About ten hands shot in the air. He picked a little boy close to him—he might have been a Green, but he could just as easily have been a Yellow or Blue. My usual method of distinguishing kids from one another was failing me now that we were all mixed together. Which, I suppose, was the point.

  “They set up a colony,” the boy answered.

  “You got it. It was the second English colony, after the one set up in Jamestown in 1607—not too far from where we are now, actually!” Clancy picked up the map the teacher had been using and pointed out both places. “While they were on the Mayflower, they created the Mayflower Compact, which was an agreement that guaranteed everyone would cooperate and act in a way that would be beneficial to the colony. When they arrived, they faced a lot of hardships. But they all worked together and created a community where they were free from the English crown’s rule and could practice their faith openly.” He stopped pacing for a moment, casting his dark eyes out over his audience. “Sound familiar?”

  Beside me, Zu was all wide eyes. I was sitting close enough to see th
e freckles on her face, but, more importantly, feel the happiness radiating off her. I felt my own heart lift. Hina leaned over to whisper something in her ear, and her smile only grew.

  “Sounds like us!” someone called, from the back of the room.

  “You bet,” Clancy said, and talked for the next hour and a half about how the Pilgrims interacted with the native tribes, about Jamestown, about all the things my mother used to teach at her high school. And when he had used up all his time, he took a small bow and motioned for me to follow him outside amidst all the groans and complaints from the Cubbies. We were both still chuckling as we walked to the fire pit, where they were just starting to set up for dinner. I felt a number of eyes latch onto us immediately, but I didn’t care. I actually felt a small thrill of pride.

  “So?” Clancy said, as we stood beside the Office’s porch, listening to the bells calling everyone to dinner. “What do you think?”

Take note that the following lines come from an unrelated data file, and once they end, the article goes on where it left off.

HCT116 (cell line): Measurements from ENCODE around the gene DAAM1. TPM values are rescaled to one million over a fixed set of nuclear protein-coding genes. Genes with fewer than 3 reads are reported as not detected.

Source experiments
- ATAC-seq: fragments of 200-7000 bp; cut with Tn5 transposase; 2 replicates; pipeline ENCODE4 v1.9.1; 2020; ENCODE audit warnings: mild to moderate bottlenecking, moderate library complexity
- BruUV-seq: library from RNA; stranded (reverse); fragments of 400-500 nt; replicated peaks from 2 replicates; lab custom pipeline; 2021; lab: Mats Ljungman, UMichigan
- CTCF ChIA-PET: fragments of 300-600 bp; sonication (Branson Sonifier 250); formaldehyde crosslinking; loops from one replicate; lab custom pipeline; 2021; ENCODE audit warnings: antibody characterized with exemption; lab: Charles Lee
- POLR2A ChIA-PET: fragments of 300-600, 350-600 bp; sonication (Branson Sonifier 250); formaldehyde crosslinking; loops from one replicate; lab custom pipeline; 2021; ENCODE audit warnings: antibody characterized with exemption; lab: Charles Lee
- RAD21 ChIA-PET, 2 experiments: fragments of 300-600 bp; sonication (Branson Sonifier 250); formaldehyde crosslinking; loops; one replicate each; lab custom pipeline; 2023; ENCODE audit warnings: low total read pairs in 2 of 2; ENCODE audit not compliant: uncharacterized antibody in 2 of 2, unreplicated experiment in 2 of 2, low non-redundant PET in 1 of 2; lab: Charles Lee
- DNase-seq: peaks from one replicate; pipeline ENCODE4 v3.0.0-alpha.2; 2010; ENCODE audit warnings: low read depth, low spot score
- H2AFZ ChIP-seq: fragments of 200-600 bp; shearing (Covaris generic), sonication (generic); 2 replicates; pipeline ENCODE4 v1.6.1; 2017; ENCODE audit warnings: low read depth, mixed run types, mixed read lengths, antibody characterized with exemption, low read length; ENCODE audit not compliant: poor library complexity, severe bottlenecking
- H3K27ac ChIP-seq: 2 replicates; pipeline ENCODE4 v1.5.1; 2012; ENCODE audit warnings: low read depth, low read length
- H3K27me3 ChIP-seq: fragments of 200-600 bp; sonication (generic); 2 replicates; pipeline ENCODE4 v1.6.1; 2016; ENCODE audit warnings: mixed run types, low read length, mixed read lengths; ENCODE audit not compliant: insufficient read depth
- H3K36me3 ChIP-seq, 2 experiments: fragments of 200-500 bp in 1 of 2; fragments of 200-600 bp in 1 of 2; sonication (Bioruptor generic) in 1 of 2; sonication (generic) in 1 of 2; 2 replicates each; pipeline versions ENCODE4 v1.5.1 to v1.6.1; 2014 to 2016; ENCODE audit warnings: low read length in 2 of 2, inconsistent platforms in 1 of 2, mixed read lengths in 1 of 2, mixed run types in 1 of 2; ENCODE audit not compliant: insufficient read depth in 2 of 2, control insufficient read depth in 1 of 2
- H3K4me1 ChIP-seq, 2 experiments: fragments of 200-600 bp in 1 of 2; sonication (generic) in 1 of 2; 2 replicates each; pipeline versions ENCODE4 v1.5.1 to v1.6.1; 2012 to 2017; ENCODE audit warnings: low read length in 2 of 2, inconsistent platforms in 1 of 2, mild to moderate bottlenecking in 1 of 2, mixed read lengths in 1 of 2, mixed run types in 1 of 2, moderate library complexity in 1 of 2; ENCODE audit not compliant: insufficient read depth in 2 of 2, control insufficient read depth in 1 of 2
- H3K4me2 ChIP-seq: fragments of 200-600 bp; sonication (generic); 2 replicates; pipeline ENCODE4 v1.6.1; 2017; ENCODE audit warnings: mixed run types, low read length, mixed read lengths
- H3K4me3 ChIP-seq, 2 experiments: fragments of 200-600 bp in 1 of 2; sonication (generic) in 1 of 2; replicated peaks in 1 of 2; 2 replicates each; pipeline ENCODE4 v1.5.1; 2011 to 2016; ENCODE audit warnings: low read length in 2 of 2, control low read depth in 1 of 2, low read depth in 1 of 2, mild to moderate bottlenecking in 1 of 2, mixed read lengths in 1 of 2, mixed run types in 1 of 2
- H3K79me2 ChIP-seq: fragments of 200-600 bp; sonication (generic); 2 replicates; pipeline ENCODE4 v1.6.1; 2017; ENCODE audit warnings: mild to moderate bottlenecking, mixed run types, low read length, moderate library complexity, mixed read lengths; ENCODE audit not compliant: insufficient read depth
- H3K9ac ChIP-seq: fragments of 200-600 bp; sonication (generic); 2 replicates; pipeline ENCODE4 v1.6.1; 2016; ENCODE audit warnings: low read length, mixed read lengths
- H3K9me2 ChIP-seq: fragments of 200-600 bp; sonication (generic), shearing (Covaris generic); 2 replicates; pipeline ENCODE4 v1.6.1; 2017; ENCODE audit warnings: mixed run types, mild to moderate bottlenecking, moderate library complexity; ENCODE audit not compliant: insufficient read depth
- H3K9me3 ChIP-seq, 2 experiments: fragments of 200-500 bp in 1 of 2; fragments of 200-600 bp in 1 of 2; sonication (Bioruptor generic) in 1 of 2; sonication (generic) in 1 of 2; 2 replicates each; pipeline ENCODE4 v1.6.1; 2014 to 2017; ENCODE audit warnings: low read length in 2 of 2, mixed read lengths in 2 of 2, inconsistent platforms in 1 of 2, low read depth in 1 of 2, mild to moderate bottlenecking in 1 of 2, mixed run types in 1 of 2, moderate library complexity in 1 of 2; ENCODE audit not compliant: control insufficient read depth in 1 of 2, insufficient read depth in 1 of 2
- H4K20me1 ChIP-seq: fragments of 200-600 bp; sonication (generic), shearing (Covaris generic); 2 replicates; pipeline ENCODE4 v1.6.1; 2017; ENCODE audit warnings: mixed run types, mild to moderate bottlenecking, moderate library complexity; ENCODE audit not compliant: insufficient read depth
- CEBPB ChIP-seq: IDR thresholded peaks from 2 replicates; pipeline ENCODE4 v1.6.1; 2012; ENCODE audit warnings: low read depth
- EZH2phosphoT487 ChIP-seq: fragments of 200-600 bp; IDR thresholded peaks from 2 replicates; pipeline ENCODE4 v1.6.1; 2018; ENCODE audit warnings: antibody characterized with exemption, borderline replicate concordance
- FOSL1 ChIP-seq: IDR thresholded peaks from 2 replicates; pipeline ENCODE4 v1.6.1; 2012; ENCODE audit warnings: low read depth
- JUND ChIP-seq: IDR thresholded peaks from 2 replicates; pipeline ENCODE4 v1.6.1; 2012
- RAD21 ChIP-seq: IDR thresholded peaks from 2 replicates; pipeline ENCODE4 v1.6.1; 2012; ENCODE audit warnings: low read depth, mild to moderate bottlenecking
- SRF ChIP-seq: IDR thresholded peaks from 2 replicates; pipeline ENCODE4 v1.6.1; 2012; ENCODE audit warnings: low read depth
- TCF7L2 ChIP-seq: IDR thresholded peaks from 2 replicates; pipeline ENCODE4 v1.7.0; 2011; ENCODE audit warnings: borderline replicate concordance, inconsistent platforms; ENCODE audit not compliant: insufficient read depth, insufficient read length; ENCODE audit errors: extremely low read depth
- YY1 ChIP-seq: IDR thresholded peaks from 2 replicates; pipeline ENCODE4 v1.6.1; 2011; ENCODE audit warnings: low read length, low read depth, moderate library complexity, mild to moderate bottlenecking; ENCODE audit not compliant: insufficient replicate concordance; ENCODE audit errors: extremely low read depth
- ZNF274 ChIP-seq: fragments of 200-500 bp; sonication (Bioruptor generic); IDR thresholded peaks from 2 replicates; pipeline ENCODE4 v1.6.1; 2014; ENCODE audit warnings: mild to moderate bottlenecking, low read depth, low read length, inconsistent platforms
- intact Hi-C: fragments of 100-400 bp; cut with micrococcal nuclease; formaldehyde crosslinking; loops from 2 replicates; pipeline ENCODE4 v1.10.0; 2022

“I think I’m ready for my first lesson,” I said.

  “Oh, Miss Daly.” A smile curled at the edges of his lips. “You already had your first lesson. You just didn’t realize it.”

  Two weeks passed like a page tearing from an old book.

  I spent so many hours of so many days locked inside Clancy’s room, pushing images into his mind, blocking him from trying to do the same, talking about the League, Thurmond, and White Noise, that we both fell out of sync with the camp’s schedule. He had his daily meetings, but instead of asking me to leave, he had me wait on the other side of the white curtain, where we were now conducting most of our practice sessions.

  There were times he had to go out and inspect the cabins, or handle an argument, but I almost always stayed up in that musty old room. There were books and music and a TV at my disposal, which meant I never once had the opportunity to be bored.

  I still saw Chubs at some of our meals, but Clancy often had food brought to us. Zu was even harder to track down, because when she wasn’t in class, she was with Hina or one of the older Yellows. The only time I really spent with the two of them was at night, before the camp’s lights were shut off. Chubs, more often than not, was a ghost—always working, looking for ways to catch Clancy’s attention by stitching up the kid who’d split her lip or suggesting a more efficient way of harvesting the garden. The longest I sat with him was when he took out my stitches.

  Zu, for her part, delighted in showing me what she had learned in school, and the tricks the other Yellows had taught her outside of it.